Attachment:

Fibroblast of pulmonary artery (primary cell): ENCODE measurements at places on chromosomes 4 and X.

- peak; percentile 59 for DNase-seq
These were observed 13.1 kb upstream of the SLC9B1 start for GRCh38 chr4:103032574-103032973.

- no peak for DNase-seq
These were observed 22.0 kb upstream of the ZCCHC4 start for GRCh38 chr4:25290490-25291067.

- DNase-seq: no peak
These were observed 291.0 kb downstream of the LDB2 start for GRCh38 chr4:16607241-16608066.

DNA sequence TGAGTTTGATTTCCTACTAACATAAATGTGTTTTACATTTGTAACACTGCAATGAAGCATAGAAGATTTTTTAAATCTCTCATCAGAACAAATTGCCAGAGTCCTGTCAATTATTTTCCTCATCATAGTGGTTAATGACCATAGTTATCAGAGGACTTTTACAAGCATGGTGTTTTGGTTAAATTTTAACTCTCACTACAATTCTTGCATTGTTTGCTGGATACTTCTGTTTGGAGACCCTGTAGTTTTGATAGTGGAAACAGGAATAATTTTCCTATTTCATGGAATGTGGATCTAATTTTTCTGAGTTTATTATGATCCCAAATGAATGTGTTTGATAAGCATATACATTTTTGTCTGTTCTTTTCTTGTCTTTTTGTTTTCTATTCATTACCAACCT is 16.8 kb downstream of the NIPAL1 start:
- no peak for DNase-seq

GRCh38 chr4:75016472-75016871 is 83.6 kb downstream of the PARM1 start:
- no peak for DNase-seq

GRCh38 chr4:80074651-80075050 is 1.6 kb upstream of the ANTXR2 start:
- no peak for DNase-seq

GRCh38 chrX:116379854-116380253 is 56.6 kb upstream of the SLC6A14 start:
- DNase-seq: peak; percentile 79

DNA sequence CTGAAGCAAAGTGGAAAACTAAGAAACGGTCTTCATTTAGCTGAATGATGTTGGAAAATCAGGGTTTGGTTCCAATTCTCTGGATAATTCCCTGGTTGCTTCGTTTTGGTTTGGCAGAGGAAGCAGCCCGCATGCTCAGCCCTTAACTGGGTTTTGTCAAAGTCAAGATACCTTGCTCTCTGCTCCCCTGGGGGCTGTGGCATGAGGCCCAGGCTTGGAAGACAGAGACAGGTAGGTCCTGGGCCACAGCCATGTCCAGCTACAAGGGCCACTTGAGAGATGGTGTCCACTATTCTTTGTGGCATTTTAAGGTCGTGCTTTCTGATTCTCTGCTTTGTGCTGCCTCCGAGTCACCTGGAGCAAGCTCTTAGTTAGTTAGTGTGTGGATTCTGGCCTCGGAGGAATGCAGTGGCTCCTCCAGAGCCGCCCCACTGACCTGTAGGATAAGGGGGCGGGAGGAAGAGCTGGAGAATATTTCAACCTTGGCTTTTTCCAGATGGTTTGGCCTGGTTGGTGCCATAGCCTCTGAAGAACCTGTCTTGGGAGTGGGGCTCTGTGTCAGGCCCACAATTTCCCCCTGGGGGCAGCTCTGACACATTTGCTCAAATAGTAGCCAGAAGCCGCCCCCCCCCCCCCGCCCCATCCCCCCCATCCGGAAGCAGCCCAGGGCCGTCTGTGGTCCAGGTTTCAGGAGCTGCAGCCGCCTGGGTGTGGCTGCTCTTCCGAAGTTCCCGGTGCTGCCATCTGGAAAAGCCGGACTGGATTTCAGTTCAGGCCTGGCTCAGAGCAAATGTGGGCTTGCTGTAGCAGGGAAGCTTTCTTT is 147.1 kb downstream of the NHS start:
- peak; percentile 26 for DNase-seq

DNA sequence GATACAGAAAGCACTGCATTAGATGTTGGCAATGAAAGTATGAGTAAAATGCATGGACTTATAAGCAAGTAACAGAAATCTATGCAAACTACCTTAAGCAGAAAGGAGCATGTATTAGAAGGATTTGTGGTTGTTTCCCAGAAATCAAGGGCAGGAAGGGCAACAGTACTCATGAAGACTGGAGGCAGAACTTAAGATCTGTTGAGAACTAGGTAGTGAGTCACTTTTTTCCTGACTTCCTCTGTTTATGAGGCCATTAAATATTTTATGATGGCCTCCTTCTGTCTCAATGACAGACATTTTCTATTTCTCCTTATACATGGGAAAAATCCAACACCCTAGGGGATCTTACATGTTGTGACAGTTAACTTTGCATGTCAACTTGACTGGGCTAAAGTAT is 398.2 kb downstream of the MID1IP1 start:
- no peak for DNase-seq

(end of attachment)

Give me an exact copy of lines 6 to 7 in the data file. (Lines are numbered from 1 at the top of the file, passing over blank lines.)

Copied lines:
- DNase-seq: no peak
These were observed 291.0 kb downstream of the LDB2 start for GRCh38 chr4:16607241-16608066.